What could schools do for artists? 5 Easy Pieces…

Many years ago the Labout Party had the bright idea of engaging artists, celebrities and other media types to support the campaign efforts of the party. Entitled, Arts for Labour, the programme involved wheeling out celebrities and artists at key moments during the 1987 campaign. In hindsight (always a best friend, Mr. Hindsight), this may not have been a particularly effective use of many peoples time and energy – but one thing it did do was getting artists asking of the Labour Party, how about a Labour for the Arts parallel campaign? Or, What did the Labour Party ever do for the Arts?

This fell on deaf ears at the time but these days, what with schools engaging artists for their purposes in a kind of Artists for Schools campaign, one might be tempted to ask, what about Schools for Artists? Or, what did schools ever do for artists apart from pay them modest remuneration for a role which is frequently confused, disconnected and unstrategic?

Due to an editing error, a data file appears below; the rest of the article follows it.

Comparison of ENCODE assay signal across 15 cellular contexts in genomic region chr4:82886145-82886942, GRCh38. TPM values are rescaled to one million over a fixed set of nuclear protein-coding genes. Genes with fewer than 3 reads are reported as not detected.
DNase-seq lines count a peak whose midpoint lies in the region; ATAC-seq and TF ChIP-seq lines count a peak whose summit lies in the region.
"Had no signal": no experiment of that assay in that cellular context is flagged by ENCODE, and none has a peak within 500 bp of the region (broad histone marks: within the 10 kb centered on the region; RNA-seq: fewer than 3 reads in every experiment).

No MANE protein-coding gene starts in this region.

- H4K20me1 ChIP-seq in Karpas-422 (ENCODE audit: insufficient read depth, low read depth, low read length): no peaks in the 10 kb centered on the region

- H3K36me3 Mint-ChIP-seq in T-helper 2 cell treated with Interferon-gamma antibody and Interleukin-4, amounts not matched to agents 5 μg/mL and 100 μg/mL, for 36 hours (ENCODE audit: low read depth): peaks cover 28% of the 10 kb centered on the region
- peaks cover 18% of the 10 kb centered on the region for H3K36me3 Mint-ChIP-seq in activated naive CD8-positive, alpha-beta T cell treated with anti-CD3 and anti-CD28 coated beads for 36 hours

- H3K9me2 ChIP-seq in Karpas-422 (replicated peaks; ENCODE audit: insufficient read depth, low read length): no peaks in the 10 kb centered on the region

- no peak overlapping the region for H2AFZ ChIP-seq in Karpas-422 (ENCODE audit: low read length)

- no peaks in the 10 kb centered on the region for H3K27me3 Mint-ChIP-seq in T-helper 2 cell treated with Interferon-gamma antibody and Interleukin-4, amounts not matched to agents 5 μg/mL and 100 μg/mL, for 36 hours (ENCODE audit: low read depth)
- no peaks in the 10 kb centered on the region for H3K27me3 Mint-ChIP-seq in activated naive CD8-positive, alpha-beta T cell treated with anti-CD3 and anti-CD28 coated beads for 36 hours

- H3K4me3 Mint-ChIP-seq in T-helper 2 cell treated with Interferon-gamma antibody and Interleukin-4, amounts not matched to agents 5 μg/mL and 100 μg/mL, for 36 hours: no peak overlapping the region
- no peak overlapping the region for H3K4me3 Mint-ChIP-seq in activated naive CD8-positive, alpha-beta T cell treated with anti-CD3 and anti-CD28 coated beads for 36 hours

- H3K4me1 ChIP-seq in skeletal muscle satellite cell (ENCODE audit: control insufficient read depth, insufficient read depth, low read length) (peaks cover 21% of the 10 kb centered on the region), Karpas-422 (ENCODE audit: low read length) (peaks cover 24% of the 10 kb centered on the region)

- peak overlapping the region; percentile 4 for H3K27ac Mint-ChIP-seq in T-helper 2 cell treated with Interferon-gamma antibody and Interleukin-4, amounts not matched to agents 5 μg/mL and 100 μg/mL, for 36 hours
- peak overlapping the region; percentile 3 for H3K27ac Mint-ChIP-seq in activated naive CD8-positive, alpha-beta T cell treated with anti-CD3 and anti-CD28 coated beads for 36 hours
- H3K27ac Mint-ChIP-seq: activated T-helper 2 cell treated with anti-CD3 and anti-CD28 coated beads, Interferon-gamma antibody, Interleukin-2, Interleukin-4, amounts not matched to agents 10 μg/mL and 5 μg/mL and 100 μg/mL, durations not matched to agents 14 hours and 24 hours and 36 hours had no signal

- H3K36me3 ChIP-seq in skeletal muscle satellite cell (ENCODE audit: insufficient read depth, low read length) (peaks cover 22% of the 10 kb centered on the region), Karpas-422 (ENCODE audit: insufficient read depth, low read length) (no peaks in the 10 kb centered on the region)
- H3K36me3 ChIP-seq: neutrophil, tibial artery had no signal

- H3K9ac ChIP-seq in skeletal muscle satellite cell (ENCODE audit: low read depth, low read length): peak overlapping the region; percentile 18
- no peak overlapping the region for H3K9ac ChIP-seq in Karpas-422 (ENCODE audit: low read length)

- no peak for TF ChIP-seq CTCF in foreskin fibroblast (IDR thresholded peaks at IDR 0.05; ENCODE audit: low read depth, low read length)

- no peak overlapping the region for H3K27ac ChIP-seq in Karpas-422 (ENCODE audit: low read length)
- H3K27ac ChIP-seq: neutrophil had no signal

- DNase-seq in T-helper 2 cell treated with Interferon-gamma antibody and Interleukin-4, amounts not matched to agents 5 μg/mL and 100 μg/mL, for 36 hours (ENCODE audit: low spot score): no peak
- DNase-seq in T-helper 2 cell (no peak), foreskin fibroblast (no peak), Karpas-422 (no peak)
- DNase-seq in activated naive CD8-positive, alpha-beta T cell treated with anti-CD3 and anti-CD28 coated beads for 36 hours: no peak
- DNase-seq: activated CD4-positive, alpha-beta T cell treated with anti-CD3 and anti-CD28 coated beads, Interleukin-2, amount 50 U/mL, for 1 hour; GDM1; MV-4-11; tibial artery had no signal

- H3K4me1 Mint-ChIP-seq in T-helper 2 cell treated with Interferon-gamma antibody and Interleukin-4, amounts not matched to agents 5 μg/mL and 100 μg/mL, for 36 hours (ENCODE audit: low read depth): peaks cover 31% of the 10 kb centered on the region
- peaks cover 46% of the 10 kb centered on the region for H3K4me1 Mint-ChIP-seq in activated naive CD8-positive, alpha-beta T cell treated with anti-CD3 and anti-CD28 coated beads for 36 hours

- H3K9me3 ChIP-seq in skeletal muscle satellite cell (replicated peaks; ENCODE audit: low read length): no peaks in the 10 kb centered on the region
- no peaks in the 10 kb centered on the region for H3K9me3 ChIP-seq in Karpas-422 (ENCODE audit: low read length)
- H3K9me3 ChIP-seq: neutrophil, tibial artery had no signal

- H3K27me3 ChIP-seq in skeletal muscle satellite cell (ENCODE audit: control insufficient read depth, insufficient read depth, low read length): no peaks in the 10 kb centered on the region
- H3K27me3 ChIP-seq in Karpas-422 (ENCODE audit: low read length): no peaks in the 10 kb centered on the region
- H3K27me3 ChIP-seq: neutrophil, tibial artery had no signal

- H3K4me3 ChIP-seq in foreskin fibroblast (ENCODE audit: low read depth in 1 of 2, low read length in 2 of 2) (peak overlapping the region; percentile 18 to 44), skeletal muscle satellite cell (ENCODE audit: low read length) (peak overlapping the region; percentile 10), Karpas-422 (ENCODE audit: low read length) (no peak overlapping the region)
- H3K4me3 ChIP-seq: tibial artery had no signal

Here are 5 things schools could do for artists if they had the health of the arts sector at heart:

1. Commission new plays from new, local playwrights rather than repeating yet another version of Willy Russell’s Our Day Out.
2. Install an artist in residence for a term with a brief to capture the ‘essence’ of the school which is not just flattering and designed for best possible impact in PR terms, but is critical and capable of shaking up a few well held preconceptions
3. Develop choral sinigng which doesn’t rely on the output of Howard Goodall. Engage different composers, lyricists, Musical Directors who can push the boundaries of what is acceptable choral singing in schools.
4. Engage visual artists with the science teachers and challenge their visual representations of the world with new, unorthodox visions of how, for example, the workings of the human body might be represented.
5. Appreciate that the arts gives you new knowledge of the world – not just different perceptions of existing knowledge – and build that knowledge into the curriculum.

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